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How to Keep Radio in the Driver’s Seat

New vehicles may be tricked out with advanced infotainment systems, super-sized displays and dozens of entertainment apps, but AM/FM radio is still king of the car. That’s welcome news for radio stations, who rely on in-car usage to attract audiences and advertisers. One of radio’s signature strengths is its ability to drive sales, and in-car listening creates key promotional and marketing opportunities. With more digital audio and voice interactions in cars, radio can reach drivers in new ways. To retain the pole position, radio stations need to keep innovating with digital and voice, all while maintaining high-quality broadcasts.

Radio Dominates In-Car Usage
Here is the roadmap: On an average weekday, radio commands nearly 60% of in-car media usage, followed by satellite radio with 16%, while streaming music like Spotify and Pandora claimed 5% and podcasts accounted for 4%, according to Jacob Media’s 2019 Tech Survey. Other research shows radio is even more dominant in the car, with Edison Research reporting that 67% of drivers identified AM/FM radio as their top audio choice in-car.    

Even better, new car buyers are still prioritizing local radio in their auto search. Jacobs Media reports that 80% of buyers said FM radio was the most important feature in a new car, followed by Bluetooth and smartphone connections. Voice commands were another key feature, with 42% of respondents saying they looked for voice capability in a vehicle. Voice integrations can benefit radio, creating another way for drivers to easily access live broadcasts and on-demand content, including podcasts.  

Younger Drivers Still Listen
Worried that younger Americans prefer digital audio to broadcast radio? That’s not the case in the car. Young drivers are still very willing to listen to AM/FM radio. In fact, according to the 2019 Tech Survey, young adults said they listened to AM/FM radio most often in their vehicles, with 70% of Millennials reporting they do all or most of their listening in car, while 69% of Generation Zers said the same.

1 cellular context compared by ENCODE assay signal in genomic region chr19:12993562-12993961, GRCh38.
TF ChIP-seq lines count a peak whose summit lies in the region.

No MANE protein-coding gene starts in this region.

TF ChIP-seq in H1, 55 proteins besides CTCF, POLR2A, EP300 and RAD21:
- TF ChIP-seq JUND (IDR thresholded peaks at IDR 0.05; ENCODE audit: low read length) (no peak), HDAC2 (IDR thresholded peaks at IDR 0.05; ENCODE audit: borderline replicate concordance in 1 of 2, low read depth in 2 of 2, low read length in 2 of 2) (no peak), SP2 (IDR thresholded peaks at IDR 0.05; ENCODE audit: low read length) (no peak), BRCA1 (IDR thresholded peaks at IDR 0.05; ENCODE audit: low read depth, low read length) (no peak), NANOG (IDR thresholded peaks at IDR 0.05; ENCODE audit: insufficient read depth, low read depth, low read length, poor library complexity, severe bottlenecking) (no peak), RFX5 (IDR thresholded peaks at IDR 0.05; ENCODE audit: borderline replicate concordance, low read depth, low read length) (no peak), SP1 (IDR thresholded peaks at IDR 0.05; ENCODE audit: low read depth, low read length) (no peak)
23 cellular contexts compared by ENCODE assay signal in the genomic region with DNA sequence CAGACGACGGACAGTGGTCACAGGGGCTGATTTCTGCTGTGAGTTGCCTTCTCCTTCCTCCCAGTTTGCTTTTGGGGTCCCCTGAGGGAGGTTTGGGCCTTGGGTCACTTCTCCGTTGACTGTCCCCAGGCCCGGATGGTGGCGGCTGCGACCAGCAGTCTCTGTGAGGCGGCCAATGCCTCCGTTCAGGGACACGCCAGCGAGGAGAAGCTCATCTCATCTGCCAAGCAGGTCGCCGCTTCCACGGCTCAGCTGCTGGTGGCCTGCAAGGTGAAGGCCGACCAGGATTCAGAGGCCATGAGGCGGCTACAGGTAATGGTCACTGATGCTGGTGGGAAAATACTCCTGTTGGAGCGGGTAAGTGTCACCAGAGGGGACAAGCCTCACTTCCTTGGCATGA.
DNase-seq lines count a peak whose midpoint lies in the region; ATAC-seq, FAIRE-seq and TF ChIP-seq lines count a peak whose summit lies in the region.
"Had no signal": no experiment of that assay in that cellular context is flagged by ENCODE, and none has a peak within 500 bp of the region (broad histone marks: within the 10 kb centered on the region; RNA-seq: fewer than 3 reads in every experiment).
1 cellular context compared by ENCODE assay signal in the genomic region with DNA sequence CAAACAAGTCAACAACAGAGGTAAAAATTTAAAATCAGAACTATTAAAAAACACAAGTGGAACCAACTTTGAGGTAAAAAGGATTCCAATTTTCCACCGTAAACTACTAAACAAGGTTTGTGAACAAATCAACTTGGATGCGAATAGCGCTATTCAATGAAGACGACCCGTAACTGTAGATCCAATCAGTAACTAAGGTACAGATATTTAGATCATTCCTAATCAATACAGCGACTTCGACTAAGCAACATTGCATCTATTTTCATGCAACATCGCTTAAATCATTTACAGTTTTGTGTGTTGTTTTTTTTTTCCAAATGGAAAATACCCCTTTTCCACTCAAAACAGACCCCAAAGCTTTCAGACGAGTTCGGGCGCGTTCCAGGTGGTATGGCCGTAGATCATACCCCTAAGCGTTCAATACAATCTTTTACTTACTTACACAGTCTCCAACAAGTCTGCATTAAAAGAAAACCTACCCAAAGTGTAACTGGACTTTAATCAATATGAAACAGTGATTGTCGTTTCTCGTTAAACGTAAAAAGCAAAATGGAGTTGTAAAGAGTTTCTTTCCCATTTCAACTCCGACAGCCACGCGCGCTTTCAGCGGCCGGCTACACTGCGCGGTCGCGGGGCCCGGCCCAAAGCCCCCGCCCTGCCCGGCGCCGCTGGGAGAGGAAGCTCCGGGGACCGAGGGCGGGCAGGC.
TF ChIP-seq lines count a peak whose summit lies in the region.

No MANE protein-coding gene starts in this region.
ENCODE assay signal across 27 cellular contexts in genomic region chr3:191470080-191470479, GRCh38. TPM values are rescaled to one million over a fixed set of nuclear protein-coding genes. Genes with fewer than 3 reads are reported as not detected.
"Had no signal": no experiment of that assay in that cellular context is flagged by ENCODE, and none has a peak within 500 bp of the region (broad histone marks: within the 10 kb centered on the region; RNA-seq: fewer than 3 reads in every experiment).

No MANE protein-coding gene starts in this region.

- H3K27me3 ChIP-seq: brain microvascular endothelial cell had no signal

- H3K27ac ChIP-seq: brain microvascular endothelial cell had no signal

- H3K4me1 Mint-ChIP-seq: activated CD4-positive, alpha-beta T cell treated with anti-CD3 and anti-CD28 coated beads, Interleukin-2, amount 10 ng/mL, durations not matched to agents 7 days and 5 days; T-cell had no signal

Infotainment Creates Digital Opportunities
By combining radio’s success in-car with its growing roster of digital products, local stations can amplify their already strong position. For instance, on broadcasts, stations can promote podcasts and on-demand content, which drivers can access through apps on their display. Also, as more drivers utilize smartphone integrations with Apple’s CarPlay and Android Auto, if a consumer has your station app on their phone, it will appear on their car display. That provides seamless access to your live stream and on-demand features.

Auto Boosts Cross-Platform Sales
It is well-established that radio advertising helps raise brand awareness and spur sales. In fact, radio ads can create a 22% increase in in-store traffic, according to the Radio Advertising Bureau. To maximize strong auto usage, radio sellers can encourage local businesses to combine on-air with digital solutions. For instance, if a local business advertises in a podcast, they could reach additional listeners who are driving near the point of purchase. Also, as new vehicles sport super-sized display screens, radio can offer local businesses added exposure by attaching display ads that run simultaneously on the display screens and increase brand exposure. About half of new cars have these larger displays, according to a Maru/Visual Critical study and the RAB. Among heavy radio listeners, 68% said they regularly pay attention to in-car displays and one-third say they recall seeing an advertisers name or logo on their display screen.


As radio embraces the new auto landscape, there are opportunities for to reach new listeners and expand ad options. Since change comes slowly in the car market, radio stations have time to innovate and expand their content. New car purchases are a major outlay that most consumers make every few years or more. However, by establishing a roadmap to continue in-car success now and adding new digital and voice opportunities, local radio can retain its lead.

Written by Paul Altman